It would have to depend on the size of the respective fields. I think it would have been nice to have male and female categories if the field got large enough. When was the last time you saw a woman compete in the mens Tour de France?

I say boo to long cranks.

I’m not really qualified to say that it’s possible to go as fast or faster with 127mm cranks vs. 152mm cranks on a Schlumpf 36er since I wasn’t one of the fastest riders, but that’s what I run. I don’t think I’m going to switch back.

That being said, I performed pretty well with my setup. I managed 16th out of 105 on the time trial which I’m happy with in terms of my athleticism. I was also able to power up hills in high-gear much better than I expected.

152mm cranks suck in 1:1 mode except for super-steep climbing or MUni. 127mm cranks are MUCH more useable and I don’t think they’ve limited the terrain I ride in high gear in any significant way. Shifting is also dramatically easier, and these two things combined significantly improve the functionality of my 36er Schlumpf.

I predict that more people will move to shorter cranks on their GUnis.

Does anyone know what the Germans were running for crank length?


I talked to them a while, they are all great guys and were more than willing to explain their set ups.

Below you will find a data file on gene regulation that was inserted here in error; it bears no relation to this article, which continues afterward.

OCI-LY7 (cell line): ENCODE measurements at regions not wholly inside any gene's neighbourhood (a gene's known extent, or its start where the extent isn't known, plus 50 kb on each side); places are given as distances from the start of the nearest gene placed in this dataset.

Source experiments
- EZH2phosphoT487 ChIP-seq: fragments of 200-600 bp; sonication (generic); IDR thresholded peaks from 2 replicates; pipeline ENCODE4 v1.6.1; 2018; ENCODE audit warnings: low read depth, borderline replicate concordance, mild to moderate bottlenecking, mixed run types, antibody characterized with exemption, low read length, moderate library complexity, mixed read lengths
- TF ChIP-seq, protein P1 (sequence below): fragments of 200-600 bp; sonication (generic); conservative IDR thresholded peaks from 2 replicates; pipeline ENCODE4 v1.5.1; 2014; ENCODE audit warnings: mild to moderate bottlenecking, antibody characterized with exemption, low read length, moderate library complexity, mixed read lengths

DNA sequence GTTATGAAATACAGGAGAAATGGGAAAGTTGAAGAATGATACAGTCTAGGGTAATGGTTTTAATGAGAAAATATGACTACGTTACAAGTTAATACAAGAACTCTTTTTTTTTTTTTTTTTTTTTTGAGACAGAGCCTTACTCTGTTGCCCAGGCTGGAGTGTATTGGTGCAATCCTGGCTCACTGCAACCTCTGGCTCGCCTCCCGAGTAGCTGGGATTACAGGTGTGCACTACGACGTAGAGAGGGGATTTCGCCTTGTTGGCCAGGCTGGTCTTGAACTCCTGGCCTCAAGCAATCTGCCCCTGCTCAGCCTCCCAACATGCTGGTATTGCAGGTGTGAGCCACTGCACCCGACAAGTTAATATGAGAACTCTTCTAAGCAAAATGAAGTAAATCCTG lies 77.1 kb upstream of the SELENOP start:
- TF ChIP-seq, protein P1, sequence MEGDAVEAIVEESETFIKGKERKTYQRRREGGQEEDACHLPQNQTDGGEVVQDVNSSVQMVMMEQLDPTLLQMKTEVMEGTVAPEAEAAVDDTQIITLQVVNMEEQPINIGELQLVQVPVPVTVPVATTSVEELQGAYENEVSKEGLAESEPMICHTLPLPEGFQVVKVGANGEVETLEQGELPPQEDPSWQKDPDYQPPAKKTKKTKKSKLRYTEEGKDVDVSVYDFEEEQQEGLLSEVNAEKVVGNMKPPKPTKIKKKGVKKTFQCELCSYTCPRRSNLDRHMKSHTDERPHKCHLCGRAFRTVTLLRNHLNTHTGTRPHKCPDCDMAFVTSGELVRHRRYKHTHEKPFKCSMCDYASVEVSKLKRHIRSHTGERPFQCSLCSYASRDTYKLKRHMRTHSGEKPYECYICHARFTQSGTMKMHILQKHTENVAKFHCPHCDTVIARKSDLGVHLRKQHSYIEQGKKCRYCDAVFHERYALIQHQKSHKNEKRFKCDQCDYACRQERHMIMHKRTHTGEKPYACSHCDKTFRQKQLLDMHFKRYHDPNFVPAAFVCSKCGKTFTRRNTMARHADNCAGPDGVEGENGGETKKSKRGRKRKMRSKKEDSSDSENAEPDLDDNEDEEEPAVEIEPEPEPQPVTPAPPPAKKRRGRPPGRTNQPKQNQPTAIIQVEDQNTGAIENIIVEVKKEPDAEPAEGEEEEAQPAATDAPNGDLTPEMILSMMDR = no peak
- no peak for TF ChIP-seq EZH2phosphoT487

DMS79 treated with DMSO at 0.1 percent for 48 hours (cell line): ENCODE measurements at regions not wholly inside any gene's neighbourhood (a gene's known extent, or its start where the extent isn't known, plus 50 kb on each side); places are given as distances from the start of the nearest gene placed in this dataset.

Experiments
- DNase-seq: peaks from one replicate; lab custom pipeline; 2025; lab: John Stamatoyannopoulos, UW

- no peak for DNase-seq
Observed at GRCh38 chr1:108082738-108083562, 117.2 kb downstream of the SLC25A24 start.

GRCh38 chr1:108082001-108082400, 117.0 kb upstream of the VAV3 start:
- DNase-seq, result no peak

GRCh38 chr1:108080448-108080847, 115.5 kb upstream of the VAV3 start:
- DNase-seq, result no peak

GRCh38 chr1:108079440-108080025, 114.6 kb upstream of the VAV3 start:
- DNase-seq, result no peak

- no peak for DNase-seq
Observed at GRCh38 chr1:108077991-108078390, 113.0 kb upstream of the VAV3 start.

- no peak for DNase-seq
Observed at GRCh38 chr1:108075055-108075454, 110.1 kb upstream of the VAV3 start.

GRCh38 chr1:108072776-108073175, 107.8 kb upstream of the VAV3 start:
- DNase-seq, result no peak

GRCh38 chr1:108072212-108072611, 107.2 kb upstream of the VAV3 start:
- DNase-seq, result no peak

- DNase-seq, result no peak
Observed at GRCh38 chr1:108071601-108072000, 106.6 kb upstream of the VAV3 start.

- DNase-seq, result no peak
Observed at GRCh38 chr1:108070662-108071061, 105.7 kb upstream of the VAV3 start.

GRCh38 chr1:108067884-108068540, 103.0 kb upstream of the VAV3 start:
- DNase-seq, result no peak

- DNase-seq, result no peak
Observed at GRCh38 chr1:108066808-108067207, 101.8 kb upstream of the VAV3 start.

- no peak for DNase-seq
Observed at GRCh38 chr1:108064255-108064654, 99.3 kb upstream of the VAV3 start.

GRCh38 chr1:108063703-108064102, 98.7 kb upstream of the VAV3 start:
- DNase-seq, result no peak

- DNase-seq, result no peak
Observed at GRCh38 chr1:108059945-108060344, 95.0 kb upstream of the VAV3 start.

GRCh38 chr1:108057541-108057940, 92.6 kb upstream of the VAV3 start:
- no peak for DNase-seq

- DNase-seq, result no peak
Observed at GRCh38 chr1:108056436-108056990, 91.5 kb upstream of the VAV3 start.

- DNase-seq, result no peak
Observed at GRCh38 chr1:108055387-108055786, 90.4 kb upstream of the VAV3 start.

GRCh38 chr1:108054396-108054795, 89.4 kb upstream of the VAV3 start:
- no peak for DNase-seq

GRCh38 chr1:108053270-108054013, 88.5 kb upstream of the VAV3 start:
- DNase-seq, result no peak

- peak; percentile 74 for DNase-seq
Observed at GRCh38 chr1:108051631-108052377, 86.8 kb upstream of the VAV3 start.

2 of the riders (Arne and Jan) were running 36" schlumpfs with 125mm cranks, and Johannes was riding 140s (since he is quite tall).

I believe that Arne did not use a brake on his geared 36er with 125s, which sounds crazy since some of those downhills went on forever! I wasn’t using a brake on my geared 29 with 125s, but a geared 36 with 125s is another story.

I tried out Chuck’s 36er in the 125mm slot and the 150mm slot. The 150mm slot felt so much nicer to me than the 125s, but I may just need practice with the 125s to fully benefit from them. Shifting was indeed quite easy still with the 150mm cranks, and I don’t think that shifting often would be a problem. The 125s would give you two fast usuable gears, but you would be shifting more often than the 150s where you would try to keep it in high gear more often.

Dan Hansen, Beau (on the last day), and Corbin were using geared 36ers with 150mm cranks, and they were all quite fast on their machines.

The 150s on Chucks uni did seem too long on the flats and downhills, so I would be curious to see how 140s would feel on it.